Obituary: Ronnie Biggs
One of the Great Train Robbers whose notoriety endured despite being a two-bit villain, writes David Robson
IT is hardly surprising that Reginald Bevins, postmaster-general in Harold Macmillan's government in the Britain of 1963, had to break off his summer holiday in August -- the Glasgow-to-London night mail train had been robbed, the driver badly beaten.
But Bevins's public statement didn't follow the script when ministers parrot the pat condemnation -- "an outrage ... a dastardly act". Bevins had a rather different situation to deal with. Far from being appalled by the crime, the public was engrossed, captivated by the planning, the drama, the bravado, not to mention the scale of the haul.
These days, we are accustomed to bankers being paid millions and banks losing billions. Computerisation has given money an air of only virtual reality.
Although Macmillan had said in 1957 that "most of our people have never had it so good", almost everyone still had to count their pennies. When the news broke that the gang's cunning scheme had landed them £2.6m in used notes belonging to Scottish, English and Irish banks, many could scarce forbear to cheer.
So how was the minister to restore the nation's moral compass? "I don't feel any admiration for these gentlemen at all," said Bevins. "In fact, I would not use the word gentlemen."
It was a strange word to use in connection with a bunch of criminals. And a rather mild condemnation.
But the judge at the gang's trial applied the smack of firm government. He imposed prison sentences of exemplary length: seven of the robbers were given 30 years. Doubtless they were being punished for the scale of their crime, but it seems they were being further punished because the press and public had enjoyed it too much.
In a masterpiece of timing the BBC last week screened its dramatisation of The Great Train Robbery. That Ronnie Biggs has died to coincide with it is either a conspiracy, his last act of self-publicity, or a piece of good fortune for all concerned.
Whether Biggs has been the lifelong beneficiary of good fortune depends on how you regard world travel and sleazy minor celebrity. The truth is he was fortunate even to be part of the story. The Kray brothers, the only British contemporaries to vie with him as national anti-heroes, were at least villains who maimed, killed and terrorised, and as is often the way, engaged with the titled and famous. Biggs was a two-bit villain. Even among the train robbers, he was a minnow.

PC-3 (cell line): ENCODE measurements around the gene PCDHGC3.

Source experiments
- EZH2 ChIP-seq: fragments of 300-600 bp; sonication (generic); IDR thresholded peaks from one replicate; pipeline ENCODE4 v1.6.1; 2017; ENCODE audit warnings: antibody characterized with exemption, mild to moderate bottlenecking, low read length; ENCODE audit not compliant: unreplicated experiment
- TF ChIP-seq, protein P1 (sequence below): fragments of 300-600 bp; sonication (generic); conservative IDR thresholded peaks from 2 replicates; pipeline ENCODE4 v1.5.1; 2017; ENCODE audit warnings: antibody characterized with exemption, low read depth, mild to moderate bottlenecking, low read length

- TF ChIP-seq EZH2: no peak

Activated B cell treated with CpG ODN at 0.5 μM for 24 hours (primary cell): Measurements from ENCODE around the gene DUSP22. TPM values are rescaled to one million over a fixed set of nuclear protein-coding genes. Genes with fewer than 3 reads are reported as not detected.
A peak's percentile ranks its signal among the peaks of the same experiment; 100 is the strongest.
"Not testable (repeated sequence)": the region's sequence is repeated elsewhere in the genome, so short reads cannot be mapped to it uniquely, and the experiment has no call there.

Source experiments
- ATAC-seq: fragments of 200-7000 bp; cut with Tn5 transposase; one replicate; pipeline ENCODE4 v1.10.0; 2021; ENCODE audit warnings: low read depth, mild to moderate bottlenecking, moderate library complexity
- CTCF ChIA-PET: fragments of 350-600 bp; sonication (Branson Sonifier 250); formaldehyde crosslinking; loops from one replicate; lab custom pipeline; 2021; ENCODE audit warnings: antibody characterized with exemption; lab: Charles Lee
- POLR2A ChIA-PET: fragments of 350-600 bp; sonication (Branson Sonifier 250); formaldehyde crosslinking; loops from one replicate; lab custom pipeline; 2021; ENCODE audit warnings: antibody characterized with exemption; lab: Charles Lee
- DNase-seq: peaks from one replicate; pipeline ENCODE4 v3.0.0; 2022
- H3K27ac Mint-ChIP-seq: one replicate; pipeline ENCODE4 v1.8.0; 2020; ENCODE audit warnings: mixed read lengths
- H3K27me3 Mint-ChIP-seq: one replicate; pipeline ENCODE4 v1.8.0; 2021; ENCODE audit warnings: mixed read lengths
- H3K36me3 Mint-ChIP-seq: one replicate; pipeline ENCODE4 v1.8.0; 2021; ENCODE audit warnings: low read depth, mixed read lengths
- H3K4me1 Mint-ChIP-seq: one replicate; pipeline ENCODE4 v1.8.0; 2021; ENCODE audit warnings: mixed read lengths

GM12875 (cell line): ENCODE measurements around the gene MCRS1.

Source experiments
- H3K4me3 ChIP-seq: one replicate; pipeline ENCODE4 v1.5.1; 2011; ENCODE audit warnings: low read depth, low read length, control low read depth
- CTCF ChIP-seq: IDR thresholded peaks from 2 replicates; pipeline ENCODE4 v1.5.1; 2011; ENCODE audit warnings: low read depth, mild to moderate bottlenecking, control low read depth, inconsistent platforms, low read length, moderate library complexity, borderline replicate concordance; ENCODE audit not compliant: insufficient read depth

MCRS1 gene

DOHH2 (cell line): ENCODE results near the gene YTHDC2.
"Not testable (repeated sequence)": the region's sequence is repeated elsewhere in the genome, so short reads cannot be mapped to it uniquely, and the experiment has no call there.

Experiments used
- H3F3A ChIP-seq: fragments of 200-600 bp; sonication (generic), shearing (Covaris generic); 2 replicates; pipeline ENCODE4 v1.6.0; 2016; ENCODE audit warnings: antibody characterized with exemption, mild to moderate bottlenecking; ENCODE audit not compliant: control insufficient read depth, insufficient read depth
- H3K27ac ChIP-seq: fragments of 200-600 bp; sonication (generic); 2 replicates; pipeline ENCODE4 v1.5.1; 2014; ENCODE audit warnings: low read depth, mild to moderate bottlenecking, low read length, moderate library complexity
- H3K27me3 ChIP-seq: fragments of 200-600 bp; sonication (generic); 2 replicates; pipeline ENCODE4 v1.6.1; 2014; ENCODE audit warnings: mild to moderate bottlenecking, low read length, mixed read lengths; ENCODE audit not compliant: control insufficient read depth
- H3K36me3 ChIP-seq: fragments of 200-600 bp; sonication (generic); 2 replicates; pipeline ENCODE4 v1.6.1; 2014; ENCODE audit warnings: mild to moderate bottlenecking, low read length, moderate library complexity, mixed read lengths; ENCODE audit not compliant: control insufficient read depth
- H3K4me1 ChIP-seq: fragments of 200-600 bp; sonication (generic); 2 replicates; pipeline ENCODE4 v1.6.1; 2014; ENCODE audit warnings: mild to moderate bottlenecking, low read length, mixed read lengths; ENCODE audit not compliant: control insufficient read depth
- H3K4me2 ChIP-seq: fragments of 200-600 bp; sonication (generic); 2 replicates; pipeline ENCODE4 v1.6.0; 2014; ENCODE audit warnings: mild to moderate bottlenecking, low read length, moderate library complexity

None of the gang was exactly a major criminal, but Biggs was neither the brain nor the brawn. In fact his main credential was that he knew Bruce Reynolds, one of the coup's masterminds. What did Biggs bring to the party?
He brought a retired train driver of his acquaintance who was supposed to take the train into a siding after the real driver had been removed.
Biggs's friend wasn't up to it. So they had to force the real driver, Jack Mills, to do it. They encouraged him with a hefty blow to the head that left him badly impaired for the rest of his shortened life.
Biggs didn't execute the blow but he was guilty of contributory incompetence.
Biggs retained a lifelong notoriety he had no interest in escaping. It was his meal ticket and if this is iniquitous, the British public and certainly the press have been complicit in it. The train robbers have been one of those stories told and retold. Buster Edwards, in later life Waterloo station's most famous flower seller, prompted a biopic, Buster, starring Phil Collins. But Biggs's was a much longer-running story than that. Within 15 months of being incarcerated he had escaped from Wandsworth jail.
It was what is described as a "daring" escape and was the beginning of an odyssey that took him to Australia, later to Panama, then to Brazil. It was often recounted to the public as a double-edged tale -- on the one hand, he was a criminal who should be brought to justice; on the other, here was Jack the Lad leading the lotus life on Copacabana beach surrounded by good-looking women. What's not to like?
He wasn't exactly your lovable cockney but he had a way with a grab-bag of phrases and became an increasingly practised media hand. When British journalists were in Brazil, they dropped in on him and for the price of "a drink" -- maybe 50 quid -- he would provide them with some quotes. He tried to give the air of living the good life, but the more perceptive observers sensed that he wasn't entirely happy.
By the Seventies he was a rather old-fashioned figure -- the sort who might have featured as a minor villain in a British "what sort of a joker have we got here?" cop movie. In 1974, when reporters found him in Rio and informed the British police, Det Chief Supt Jack Slipper of the Flying Squad was despatched there to bring him back. Biggs's fathering a Brazilian child prevented his extradition.
By 2001, Biggs was old and ill and wanting to come home. He was in Rio but dreaming of Margate, and when he came back and appealed against imprisonment the story moved into the realm of "Is he as ill as he pretends?" -- or "For heavens sake, is he going to live for ever?"
For a man of no importance, he loomed rather large, or at least very long.
If he'd come from Birmingham he might not have played us so well, but he did the love-a-duck cockney, which is such a part of British national comedy.
A dozen years ago in Rio, Biggs said: "I'm a celebrity, get me out of here," and he meant it. Now he is gone altogether. End of story.